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Image courtesy of Nightjet

Clean Transport

Ditch The Plane, Take The Night Train

People who travel by train leave a carbon footprint 50 times smaller than those who fly. Recognizing how dramatic the difference is, many Europeans now prefer to take the train rather than fly the friendly skies. Nightjet, a service of ÖBB (Austrian Railways), is increasing the allure of train travel by adding 33 new custom designed trains, each with 7 coaches, to whisk travelers to several destinations in Europe in privacy and with improved levels of comfort.

Each Nightjet is capable of carrying 254 passengers at speeds of up to 230 km/h (143 mph) to destinations such as Vienna, Budapest, Berlin, Milan, Rome, and Zurich. The service will begin with trains to Italy next summer with the full rollout expected to be complete by 2025.

“A journey with a NightJet is 50 times more climate friendly than making the same journey by plane,” Austria’s environment minister, Leonore Gewessler, told the press last week. ÖBB has invested $700 million in the venture.

The Nightjet trains will have two coaches with open seating, two sleeping cars with two person compartments, and three sleeper cars with a mix of four person suites, as well as mini cabins for individual travelers. All the sleeping compartments are fitted with their own toilets and shower facilities.


Image courtesy of Nightjet

Storage for bicycles, skis, and snowboards will be available as well. Every new Nightjet will also feature a modern private compartment with special access features for people with disabilities. For a virtual tour of the new Nightjet trains, follow this link.

Nightjet says passengers can look forward to a variety of technical innovations. Free onboard wifi will allow travelers to access the ÖBB Railnet onboard portal to stream movies, play video games, or read a range of digital newspapers and magazines such as CleanTechnica.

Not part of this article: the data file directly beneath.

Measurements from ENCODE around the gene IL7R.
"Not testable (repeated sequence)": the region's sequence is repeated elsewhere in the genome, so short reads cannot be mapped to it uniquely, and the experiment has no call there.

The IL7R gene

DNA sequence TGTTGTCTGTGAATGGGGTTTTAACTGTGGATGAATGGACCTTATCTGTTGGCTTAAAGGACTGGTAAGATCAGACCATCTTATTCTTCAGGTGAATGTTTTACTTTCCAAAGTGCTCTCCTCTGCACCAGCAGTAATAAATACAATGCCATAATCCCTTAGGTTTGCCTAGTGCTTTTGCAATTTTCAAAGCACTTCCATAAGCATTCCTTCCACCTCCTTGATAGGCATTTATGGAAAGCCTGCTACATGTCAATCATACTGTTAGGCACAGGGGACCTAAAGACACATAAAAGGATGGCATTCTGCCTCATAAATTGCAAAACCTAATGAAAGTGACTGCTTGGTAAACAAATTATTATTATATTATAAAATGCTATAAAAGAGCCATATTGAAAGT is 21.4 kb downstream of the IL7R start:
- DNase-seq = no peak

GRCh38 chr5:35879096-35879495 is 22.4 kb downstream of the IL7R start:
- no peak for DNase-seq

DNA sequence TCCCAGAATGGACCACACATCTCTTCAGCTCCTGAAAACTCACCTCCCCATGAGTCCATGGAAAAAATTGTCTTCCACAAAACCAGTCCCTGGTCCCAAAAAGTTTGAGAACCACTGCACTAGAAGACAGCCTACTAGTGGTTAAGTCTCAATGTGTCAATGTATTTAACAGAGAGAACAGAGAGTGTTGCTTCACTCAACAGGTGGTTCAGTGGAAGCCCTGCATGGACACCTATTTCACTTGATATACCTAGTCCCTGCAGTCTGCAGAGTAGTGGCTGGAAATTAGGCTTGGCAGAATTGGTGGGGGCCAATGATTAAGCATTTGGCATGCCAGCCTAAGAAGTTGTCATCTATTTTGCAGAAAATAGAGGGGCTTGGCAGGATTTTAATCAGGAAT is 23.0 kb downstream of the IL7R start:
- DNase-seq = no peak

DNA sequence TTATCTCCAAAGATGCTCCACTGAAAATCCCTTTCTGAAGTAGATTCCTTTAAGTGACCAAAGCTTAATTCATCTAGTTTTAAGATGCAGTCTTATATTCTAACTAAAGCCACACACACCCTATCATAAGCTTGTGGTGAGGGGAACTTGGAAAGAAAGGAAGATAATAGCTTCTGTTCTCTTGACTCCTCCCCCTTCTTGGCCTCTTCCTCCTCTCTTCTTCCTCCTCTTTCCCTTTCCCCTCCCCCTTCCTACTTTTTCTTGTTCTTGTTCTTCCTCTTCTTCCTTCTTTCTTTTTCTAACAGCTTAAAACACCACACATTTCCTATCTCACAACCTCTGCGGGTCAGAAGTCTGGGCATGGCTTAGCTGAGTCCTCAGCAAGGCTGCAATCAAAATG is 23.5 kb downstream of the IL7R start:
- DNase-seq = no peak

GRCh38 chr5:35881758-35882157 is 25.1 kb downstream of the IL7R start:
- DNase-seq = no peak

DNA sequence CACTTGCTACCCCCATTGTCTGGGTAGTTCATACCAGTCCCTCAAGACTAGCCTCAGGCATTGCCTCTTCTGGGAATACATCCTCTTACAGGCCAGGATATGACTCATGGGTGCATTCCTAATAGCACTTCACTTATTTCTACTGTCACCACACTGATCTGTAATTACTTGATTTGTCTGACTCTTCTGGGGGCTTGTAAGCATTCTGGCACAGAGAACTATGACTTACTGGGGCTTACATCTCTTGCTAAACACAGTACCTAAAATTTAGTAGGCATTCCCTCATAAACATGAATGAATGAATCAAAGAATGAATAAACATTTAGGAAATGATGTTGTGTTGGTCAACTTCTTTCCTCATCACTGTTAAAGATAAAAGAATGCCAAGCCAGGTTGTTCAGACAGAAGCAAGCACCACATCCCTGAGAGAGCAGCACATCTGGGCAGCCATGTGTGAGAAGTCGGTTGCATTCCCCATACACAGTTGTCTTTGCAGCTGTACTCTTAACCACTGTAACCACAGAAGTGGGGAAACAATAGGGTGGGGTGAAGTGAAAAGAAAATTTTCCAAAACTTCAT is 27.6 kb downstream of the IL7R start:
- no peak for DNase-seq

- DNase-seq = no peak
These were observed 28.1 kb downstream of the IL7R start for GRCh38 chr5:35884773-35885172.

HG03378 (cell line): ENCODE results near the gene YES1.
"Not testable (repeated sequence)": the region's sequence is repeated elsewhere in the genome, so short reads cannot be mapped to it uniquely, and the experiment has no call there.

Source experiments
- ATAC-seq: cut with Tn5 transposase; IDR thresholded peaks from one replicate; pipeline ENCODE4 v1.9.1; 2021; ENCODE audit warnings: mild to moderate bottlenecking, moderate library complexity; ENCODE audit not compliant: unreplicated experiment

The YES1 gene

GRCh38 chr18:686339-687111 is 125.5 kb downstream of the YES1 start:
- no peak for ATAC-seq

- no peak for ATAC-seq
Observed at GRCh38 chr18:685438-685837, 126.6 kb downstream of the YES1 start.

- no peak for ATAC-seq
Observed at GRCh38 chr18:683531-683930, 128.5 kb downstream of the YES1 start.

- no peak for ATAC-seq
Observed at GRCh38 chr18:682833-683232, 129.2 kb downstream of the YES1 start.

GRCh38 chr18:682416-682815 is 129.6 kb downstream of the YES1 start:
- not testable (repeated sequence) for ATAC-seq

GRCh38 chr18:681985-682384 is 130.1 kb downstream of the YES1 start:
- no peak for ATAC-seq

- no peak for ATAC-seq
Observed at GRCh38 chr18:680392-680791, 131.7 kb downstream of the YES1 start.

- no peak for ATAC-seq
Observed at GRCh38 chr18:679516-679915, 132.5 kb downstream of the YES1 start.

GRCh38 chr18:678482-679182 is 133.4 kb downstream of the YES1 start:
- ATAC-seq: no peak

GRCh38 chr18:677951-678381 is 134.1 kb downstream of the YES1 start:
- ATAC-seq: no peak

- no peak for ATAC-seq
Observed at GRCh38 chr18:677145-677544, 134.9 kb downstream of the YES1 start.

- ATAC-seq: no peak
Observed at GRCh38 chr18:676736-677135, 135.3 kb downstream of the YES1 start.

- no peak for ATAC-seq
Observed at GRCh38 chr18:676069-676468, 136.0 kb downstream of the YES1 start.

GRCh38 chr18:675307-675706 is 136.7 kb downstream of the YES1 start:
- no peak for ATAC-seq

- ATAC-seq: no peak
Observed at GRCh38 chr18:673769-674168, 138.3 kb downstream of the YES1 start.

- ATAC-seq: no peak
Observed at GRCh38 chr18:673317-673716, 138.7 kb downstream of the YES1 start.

A modern passenger information system keeps passengers up to date with the latest travel information. Alongside conventional electrical outlets, the new Nightjet also provides USB charging options and an inductive charging station for a wide range of electronic devices. New windowpanes that enable better reception improve network function and provide a more stable connection for mobile phones.

Each compartment features a control panel with various comfort features, such as control over interior lighting and a call button for service from the staff. In addition, the compartments are fitted with an electronic access system using NFC cards and all train cars have video surveillance to further improve safety.

According to The Guardian, the Nightjet concept is finding support from Germany’s Green party, which has been in power since the end of last year. The Greens have proposed an expanded night train network that would serve 40 European destinations including Warsaw, Amsterdam, Vienna, Bordeaux, Munich, Barcelona, and London.

Thorns Among The Roses

Nightjet is promising fares of between €50 and £100, which would be competitive with European airfares, but some observers tell The Guardian the poor infrastructure of many European railroads may take some of the bloom off the rose. The remnants of the Covid pandemic and issues finding workers have led to massive delays this summer, which could turn Nightjet into Next Day Jet. Obviously that would make customers unhappy.

Even the war in Ukraine is having an impact on train travel in Europe as coal trains bringing fuel to thermal generating stations have priority on train routes, forcing passenger trains to wait on sidings.

“Compared with daytime trains, night trains remain a niche product,” Philipp Kosok, an expert for public transport at the German thinktank Agora, told the Austrian daily Der Standard. “If the will is there, there is quite a potential to expand them.” But he said night trains were at a disadvantage, “facing higher taxes than air travel and often hampered by ageing infrastructure and not enough capacity.”

The Takeaway

The prospect of traveling in luxurious comfort, free to roam around at will instead of squished into a narrow aluminum tube, and to do it in a way that slashes carbon emissions is certainly appealing. But is it realistic? “We’ll see,” said the Zen master.

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Written By

Steve writes about the interface between technology and sustainability from his home in Florida or anywhere else the Singularity may lead him. You can follow him on Twitter but not on any social media platforms run by evil overlords like Facebook.


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